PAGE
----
While Kubernetes is a powerful platform, it depends on complex automation tasks that can make troubleshooting challenging. Developers can easily make a series of changes to a Kubernetes cluster using imperative kubectl commands that leave the cluster in an unexpected, unwanted state. Finding the source of the unwanted behavior or cluster states takes time that eats into other pressing infrastructure work.

Using declarative specifications and CI/CD pipelines helps avoid these kinds of problems. If there is a specification error, developers can use the same CI/CD pipelines to return to a previous working state.

Continuous integration processes prevent conflicting merges by utilizing automated management systems to properly organize and merge code. For GitOps, this means that changes to Kubernetes deployments won’t conflict. Conflicts would cause disruptions and require tedious troubleshooting sessions. Continuous delivery processes similarly streamline operations by breaking deployment changes into smaller chunks. This makes tracking and managing Kubernetes infrastructure more manageable and reduces deployment errors. Because the pipeline promotes controlled integration and delivery, rolling back infrastructure to a working state is faster and more efficient.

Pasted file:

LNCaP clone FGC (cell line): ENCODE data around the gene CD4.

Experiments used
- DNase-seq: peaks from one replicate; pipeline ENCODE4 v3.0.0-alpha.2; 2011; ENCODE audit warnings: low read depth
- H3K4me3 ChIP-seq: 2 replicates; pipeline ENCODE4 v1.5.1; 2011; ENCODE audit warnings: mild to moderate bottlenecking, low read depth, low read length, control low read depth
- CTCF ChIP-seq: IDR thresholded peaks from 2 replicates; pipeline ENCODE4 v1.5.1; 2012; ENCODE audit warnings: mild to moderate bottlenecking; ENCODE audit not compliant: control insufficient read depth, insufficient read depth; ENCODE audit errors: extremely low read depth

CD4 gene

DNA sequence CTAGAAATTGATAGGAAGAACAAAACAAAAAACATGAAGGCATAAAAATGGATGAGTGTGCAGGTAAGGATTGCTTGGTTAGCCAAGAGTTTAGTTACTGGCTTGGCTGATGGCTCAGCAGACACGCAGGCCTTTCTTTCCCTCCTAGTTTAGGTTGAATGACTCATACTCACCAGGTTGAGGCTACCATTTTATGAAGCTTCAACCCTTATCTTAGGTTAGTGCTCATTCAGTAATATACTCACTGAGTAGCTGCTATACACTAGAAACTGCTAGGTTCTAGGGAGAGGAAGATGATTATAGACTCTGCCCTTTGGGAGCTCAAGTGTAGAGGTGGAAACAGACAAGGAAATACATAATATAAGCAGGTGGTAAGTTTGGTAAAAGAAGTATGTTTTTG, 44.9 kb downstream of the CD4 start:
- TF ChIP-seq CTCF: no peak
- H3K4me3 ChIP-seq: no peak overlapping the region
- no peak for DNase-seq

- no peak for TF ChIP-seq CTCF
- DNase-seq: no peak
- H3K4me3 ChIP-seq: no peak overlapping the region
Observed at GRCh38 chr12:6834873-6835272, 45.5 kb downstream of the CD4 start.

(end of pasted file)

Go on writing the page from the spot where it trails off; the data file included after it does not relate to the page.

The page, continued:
Using CI/CD with infrastructure unlocks the benefits of a modern software delivery life cycle. GitOps shores up infrastructure stability, and CI/CD pipelines are a crucial part of that function. With GitOps taking advantage of DevOps’ success, the result is greater automation and stability.

Dynatrace enables observability in GitOps

As more teams apply GitOps as an operational framework to automate the provisioning of infrastructure, Dynatrace’s monitoring platform facilitates observability through integrations with monitoring and configuration tools such as Prometheus, Jaeger, Ansible, and cloud-specific integrations. Dynatrace also supports monitoring as code and GitOps practices through Monaco. This supports automated syncing of environment configurations that can be scaled to all your applications to reduce onboarding time. GitOps practices can improve infrastructure management efficiency and stability. But without proper monitoring tools, it’s easy to get bogged down with the intricacies of Kubernetes deployments. With Dynatrace, you will gain deeper insights into the state of your infrastructure with end-to-end observability, distributed tracing, and cloud automation.